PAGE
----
When I get to heaven
Is it dangerous to dwell upon heaven? Many of the world’s great religious teachers seem to have thought so. Confucius told his disciples to pay respect to the spirits, but keep them at a distance; it was the will of heaven, he believed, that we keep our eyes trained on earth. What becomes of the enlightened after death was one of the ten questions the Buddha refused to answer because indulging opinions on such matters is not conducive to liberation. The sages of classical Judaism displayed similar restraint. The Talmud includes the cautionary tale of four sages who entered paradise: “Ben Azzai looked and died; Ben Zoma looked and lost his mind; Elisha ben Avuyah became a heretic; and Rabbi Akiba entered in peace and departed in peace.”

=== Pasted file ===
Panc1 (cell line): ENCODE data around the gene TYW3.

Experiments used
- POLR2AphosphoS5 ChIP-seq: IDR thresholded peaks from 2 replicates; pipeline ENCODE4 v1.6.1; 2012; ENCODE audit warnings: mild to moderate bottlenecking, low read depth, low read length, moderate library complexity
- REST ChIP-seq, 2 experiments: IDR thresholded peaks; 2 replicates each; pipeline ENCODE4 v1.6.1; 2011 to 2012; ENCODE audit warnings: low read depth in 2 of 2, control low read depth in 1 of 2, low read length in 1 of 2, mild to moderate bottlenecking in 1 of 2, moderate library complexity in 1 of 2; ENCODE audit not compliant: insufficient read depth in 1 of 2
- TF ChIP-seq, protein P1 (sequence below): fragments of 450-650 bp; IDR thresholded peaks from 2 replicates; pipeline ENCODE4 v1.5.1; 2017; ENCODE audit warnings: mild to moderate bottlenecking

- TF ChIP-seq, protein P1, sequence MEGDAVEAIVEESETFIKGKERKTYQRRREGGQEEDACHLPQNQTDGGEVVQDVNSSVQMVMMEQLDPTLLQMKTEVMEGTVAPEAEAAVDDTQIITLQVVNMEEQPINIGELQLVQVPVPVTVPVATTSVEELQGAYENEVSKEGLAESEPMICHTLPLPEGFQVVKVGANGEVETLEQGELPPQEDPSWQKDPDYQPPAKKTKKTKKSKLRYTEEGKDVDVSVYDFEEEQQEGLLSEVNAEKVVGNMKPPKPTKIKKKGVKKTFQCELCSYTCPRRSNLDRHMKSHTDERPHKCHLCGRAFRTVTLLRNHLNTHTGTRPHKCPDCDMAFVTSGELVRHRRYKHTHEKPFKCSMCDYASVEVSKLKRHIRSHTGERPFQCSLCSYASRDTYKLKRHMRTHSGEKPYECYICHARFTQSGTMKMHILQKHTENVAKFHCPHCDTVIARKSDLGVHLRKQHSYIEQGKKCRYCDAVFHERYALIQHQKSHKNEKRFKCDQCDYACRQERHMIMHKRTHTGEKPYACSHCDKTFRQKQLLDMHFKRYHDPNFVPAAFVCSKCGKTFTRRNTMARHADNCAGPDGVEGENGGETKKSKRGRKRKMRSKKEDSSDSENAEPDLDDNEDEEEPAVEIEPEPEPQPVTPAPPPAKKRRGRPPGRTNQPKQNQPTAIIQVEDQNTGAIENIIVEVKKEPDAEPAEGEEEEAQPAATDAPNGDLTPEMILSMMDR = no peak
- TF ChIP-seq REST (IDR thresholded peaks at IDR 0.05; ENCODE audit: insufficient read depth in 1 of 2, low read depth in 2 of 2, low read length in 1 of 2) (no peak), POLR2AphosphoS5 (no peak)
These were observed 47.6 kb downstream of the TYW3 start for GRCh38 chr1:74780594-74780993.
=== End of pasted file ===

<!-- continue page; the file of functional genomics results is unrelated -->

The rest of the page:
This article is available to subscribers only. Please subscribe for full access—subscriptions begin at $2.95. Already have an online account? Log in now. Already a print subscriber? Create an online account for no additional cost.